After Carson Wentz trade, Indianapolis Colts back to square one at quarterback -- again

INDIANAPOLIS – For a franchise that spent nearly 20 years being spoiled because they had the luxury of Peyton Manning and Andrew Luck at starting quarterback, the Indianapolis Colts find themselves constantly spinning the wheel these days, hoping to find a long-term answer at that position.

On Wednesday, the Colts traded Carson Wentz to the Washington Commanders, which means they are about to have their fifth different Week 1 starting quarterback in as many seasons under coach Frank Reich.

It’ll be the sixth different starting quarterback in six years, if you throw in general manager Chris Ballard’s first season in 2017, and the Colts have made the playoffs only twice in that span.

It’s no surprise the Colts traded Wentz away. Owner Jim Irsay, Reich and Ballard did everything but come out publicly and say they were moving on from Wentz over the past two months. The moment none of the franchise leaders said Wentz would be the starter next season, the quarterback should have begun boxing up his belongings in Indianapolis.

Wentz finished last in QBR over the final two weeks of the season when the Colts needed to win one of those games to make the playoffs. It wasn’t just Wentz’s inability to take over a game when the Colts needed to him to last season, there were also questions about his leadership inside the locker room, according to sources.

The clock is starting to tick more quickly on Irsay’s desire to win multiple Super Bowls this decade. The reality is the Colts shouldn’t be thinking about winning Super Bowls right now. They shouldn’t even be thinking about winning one Super Bowl.

They should be thinking about simply making the playoffs. The Colts have one playoff win since reaching the AFC Championship game in 2014.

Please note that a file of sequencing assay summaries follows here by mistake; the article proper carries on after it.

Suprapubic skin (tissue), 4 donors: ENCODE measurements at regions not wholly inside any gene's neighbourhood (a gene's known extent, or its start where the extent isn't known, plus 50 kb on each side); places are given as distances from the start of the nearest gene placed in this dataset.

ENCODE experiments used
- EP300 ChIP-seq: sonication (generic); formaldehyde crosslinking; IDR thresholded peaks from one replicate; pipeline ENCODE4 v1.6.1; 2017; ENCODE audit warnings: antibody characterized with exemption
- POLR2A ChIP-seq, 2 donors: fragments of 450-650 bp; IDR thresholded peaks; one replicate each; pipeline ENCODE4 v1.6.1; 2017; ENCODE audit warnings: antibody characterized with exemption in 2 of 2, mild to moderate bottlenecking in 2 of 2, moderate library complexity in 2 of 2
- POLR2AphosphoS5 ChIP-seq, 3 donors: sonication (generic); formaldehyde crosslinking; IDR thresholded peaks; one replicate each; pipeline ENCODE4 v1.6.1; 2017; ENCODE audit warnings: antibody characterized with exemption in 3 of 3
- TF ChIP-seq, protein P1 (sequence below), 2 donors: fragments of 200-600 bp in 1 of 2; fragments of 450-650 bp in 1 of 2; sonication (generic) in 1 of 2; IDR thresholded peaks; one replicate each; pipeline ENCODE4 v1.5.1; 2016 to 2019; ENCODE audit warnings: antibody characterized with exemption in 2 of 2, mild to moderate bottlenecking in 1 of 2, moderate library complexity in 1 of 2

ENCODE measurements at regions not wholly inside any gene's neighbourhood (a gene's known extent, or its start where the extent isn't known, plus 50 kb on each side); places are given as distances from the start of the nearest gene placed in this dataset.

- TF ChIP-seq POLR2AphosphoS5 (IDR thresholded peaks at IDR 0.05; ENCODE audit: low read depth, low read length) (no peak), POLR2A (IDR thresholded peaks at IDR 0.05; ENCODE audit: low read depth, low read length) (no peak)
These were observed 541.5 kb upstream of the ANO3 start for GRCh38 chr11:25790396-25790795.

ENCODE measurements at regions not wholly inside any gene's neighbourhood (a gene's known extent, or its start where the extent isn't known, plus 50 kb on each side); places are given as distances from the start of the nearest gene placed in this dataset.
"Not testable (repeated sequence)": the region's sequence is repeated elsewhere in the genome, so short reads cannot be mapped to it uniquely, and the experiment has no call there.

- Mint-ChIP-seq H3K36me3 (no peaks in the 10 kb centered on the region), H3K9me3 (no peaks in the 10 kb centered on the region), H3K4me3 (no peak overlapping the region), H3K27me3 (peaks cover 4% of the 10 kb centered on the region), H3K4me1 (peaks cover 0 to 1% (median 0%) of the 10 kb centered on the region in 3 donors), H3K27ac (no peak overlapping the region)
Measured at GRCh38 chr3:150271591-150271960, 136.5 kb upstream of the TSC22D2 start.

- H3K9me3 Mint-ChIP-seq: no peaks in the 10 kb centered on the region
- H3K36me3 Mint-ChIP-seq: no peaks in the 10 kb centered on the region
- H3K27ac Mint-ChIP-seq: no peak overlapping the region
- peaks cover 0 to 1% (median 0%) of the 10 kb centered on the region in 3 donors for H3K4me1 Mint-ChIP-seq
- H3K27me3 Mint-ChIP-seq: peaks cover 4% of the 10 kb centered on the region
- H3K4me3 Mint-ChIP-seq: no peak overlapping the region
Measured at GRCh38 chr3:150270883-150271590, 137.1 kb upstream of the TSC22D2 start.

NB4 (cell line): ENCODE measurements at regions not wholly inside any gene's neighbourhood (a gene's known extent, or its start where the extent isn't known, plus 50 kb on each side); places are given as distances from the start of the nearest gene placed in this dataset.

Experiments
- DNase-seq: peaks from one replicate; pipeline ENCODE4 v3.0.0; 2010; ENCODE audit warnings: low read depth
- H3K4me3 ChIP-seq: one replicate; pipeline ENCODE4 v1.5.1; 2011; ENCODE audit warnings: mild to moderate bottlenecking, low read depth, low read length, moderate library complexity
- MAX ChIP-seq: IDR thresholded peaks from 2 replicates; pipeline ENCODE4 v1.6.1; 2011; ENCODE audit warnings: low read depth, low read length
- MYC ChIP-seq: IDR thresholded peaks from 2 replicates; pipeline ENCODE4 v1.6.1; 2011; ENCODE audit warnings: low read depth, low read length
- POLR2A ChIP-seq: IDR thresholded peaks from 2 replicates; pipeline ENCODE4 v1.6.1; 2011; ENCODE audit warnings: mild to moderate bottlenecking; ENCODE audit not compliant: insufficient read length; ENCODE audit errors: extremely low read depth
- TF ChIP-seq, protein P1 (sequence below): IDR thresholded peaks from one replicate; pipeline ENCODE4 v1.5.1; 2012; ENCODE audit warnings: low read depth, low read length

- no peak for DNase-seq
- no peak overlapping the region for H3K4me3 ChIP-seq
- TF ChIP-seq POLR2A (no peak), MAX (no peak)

One of the first steps in becoming a regular in the playoffs is finding stability at quarterback. It was during his introductory news conference in 2017 that Ballard said his team would not be about just the quarterback position.

The Colts are finding out how hard it is to win when you don’t have stability at quarterback. It didn’t work with Jacoby Brissett in 2019, and it obviously didn’t work with Wentz in his lone season. At some point, a long-term answer has to come along if they expect to be a contender in the AFC that already features talented quarterbacks Josh Allen, Mac Jones, Lamar Jackson, Joe Burrow, Justin Herbert, Patrick Mahomes and now Russell Wilson.

“I'd like to quit Band-Aiding [the position]," Ballard said in January. "... Find somebody who will be here for the next 10-12 years. Sometimes it doesn't work out that way. I can dream about it, wish about it, do everything I can to figure out the solution, but you do the best with what you can do at the time."

Ballard deserves a little credit for admitting Wentz wasn’t the answer and getting the Commanders’ third-round draft picks in 2022 and 2023, which could become a second-round pick if Wentz plays 70% of their snaps. The Colts also will move up five spots in the second round of this year’s draft, as the teams swapped picks.

The problem is this is the wrong offseason to think the answer at quarterback is out there. The Colts currently have quarterbacks Sam Ehlinger and James Morgan on the roster -- neither of whom has started an NFL game. They don’t have a first-round pick, and Mitchell Trubisky is the most notable free-agent quarterback available.

Jimmy Garoppolo’s days with the San Francisco 49ers could be numbered, so a trade could be possible, but the Colts have to ask themselves if he’s truly a long-term player at that position or just another short-timer. There is also a health element with Garoppolo. He recently had shoulder surgery, which could cause him to miss most of the offseason. Garoppolo missed 13 games in 2018 with a torn ACL and 10 games in 2020 because of an ankle injury.

“Ultimately, you have to have a guy who you believe in, and you can win with,” Ballard said on March 1. “That will play some into it, but ultimately, we’ll make the decision that we think is best. Both in the short and long term.”